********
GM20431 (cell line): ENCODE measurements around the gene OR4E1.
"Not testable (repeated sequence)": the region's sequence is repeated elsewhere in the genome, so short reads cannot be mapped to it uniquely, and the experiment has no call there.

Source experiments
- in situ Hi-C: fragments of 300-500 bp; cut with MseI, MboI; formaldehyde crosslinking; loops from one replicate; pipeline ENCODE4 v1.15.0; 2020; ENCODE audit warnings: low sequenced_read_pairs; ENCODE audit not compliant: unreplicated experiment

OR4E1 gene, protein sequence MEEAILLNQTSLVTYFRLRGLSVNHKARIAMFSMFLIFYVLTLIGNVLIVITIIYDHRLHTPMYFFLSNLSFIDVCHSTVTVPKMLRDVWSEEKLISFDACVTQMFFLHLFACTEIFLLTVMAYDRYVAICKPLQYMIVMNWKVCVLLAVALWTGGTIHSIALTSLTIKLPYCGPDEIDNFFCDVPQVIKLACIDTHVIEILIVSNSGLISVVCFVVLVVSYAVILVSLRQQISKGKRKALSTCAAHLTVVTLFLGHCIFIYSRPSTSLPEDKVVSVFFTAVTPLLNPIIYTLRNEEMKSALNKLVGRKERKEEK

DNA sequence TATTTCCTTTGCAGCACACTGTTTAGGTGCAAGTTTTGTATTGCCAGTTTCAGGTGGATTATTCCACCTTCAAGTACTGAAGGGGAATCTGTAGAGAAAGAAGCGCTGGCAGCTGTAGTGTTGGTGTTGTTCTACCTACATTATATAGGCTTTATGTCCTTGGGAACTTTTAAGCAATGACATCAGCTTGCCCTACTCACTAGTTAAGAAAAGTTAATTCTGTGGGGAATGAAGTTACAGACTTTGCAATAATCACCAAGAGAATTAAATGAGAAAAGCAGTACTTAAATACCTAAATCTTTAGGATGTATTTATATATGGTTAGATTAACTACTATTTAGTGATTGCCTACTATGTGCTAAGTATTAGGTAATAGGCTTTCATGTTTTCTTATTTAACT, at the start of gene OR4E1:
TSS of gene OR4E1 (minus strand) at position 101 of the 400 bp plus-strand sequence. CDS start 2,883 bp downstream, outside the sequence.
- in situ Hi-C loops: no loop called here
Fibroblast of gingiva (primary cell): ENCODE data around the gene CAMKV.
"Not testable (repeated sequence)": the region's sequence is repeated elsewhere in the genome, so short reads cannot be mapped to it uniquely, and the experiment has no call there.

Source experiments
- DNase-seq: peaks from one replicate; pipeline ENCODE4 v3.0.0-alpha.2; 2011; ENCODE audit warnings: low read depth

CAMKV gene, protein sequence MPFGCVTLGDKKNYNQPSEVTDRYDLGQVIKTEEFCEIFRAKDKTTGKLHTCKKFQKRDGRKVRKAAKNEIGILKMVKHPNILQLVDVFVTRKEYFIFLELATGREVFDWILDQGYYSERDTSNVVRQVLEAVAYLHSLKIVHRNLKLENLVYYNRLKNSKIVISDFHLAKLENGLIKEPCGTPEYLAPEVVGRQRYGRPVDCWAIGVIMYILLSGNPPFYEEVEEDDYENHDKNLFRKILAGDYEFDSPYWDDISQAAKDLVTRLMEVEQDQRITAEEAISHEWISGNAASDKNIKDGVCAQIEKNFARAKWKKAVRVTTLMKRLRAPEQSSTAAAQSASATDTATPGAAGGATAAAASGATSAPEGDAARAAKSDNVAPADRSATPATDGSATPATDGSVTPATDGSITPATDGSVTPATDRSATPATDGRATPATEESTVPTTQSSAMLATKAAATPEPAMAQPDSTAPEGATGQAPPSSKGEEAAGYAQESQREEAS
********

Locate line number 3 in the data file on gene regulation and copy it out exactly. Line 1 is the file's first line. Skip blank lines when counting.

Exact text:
Source experiments